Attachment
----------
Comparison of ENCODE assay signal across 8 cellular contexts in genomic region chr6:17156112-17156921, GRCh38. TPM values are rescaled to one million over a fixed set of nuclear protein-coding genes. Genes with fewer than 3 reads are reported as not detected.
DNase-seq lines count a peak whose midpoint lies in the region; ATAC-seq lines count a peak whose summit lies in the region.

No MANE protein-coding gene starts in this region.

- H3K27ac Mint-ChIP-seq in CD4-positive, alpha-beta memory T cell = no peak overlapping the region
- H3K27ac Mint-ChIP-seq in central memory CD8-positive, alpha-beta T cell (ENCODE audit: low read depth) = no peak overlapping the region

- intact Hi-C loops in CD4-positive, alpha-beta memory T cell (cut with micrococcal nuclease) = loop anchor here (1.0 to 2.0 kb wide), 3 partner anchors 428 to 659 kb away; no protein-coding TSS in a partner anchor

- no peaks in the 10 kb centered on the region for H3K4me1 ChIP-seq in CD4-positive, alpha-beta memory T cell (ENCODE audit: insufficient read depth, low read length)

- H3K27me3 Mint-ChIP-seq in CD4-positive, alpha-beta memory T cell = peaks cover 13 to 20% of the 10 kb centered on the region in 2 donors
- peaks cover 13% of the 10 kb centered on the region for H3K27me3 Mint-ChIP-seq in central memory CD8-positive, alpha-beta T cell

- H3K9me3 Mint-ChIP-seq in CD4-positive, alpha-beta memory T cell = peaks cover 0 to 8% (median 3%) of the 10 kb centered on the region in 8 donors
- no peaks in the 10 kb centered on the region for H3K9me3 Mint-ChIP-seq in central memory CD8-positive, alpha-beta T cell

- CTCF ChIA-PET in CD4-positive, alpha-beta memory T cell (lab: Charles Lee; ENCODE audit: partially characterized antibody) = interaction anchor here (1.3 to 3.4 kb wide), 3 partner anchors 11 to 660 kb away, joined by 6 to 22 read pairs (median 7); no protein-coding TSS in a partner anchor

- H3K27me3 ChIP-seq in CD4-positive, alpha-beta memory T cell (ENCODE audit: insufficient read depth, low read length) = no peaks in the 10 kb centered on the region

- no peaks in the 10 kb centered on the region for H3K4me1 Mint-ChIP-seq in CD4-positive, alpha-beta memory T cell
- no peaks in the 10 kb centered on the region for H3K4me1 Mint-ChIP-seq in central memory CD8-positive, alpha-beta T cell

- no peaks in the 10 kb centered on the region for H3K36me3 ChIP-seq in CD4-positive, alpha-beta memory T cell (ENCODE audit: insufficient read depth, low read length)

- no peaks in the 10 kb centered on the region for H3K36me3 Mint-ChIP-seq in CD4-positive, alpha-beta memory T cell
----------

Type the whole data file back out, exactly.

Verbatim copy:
Comparison of ENCODE assay signal across 8 cellular contexts in genomic region chr6:17156112-17156921, GRCh38. TPM values are rescaled to one million over a fixed set of nuclear protein-coding genes. Genes with fewer than 3 reads are reported as not detected.
DNase-seq lines count a peak whose midpoint lies in the region; ATAC-seq lines count a peak whose summit lies in the region.

No MANE protein-coding gene starts in this region.

- H3K27ac Mint-ChIP-seq in CD4-positive, alpha-beta memory T cell = no peak overlapping the region
- H3K27ac Mint-ChIP-seq in central memory CD8-positive, alpha-beta T cell (ENCODE audit: low read depth) = no peak overlapping the region

- intact Hi-C loops in CD4-positive, alpha-beta memory T cell (cut with micrococcal nuclease) = loop anchor here (1.0 to 2.0 kb wide), 3 partner anchors 428 to 659 kb away; no protein-coding TSS in a partner anchor

- no peaks in the 10 kb centered on the region for H3K4me1 ChIP-seq in CD4-positive, alpha-beta memory T cell (ENCODE audit: insufficient read depth, low read length)

- H3K27me3 Mint-ChIP-seq in CD4-positive, alpha-beta memory T cell = peaks cover 13 to 20% of the 10 kb centered on the region in 2 donors
- peaks cover 13% of the 10 kb centered on the region for H3K27me3 Mint-ChIP-seq in central memory CD8-positive, alpha-beta T cell

- H3K9me3 Mint-ChIP-seq in CD4-positive, alpha-beta memory T cell = peaks cover 0 to 8% (median 3%) of the 10 kb centered on the region in 8 donors
- no peaks in the 10 kb centered on the region for H3K9me3 Mint-ChIP-seq in central memory CD8-positive, alpha-beta T cell

- CTCF ChIA-PET in CD4-positive, alpha-beta memory T cell (lab: Charles Lee; ENCODE audit: partially characterized antibody) = interaction anchor here (1.3 to 3.4 kb wide), 3 partner anchors 11 to 660 kb away, joined by 6 to 22 read pairs (median 7); no protein-coding TSS in a partner anchor

- H3K27me3 ChIP-seq in CD4-positive, alpha-beta memory T cell (ENCODE audit: insufficient read depth, low read length) = no peaks in the 10 kb centered on the region

- no peaks in the 10 kb centered on the region for H3K4me1 Mint-ChIP-seq in CD4-positive, alpha-beta memory T cell
- no peaks in the 10 kb centered on the region for H3K4me1 Mint-ChIP-seq in central memory CD8-positive, alpha-beta T cell

- no peaks in the 10 kb centered on the region for H3K36me3 ChIP-seq in CD4-positive, alpha-beta memory T cell (ENCODE audit: insufficient read depth, low read length)

- no peaks in the 10 kb centered on the region for H3K36me3 Mint-ChIP-seq in CD4-positive, alpha-beta memory T cell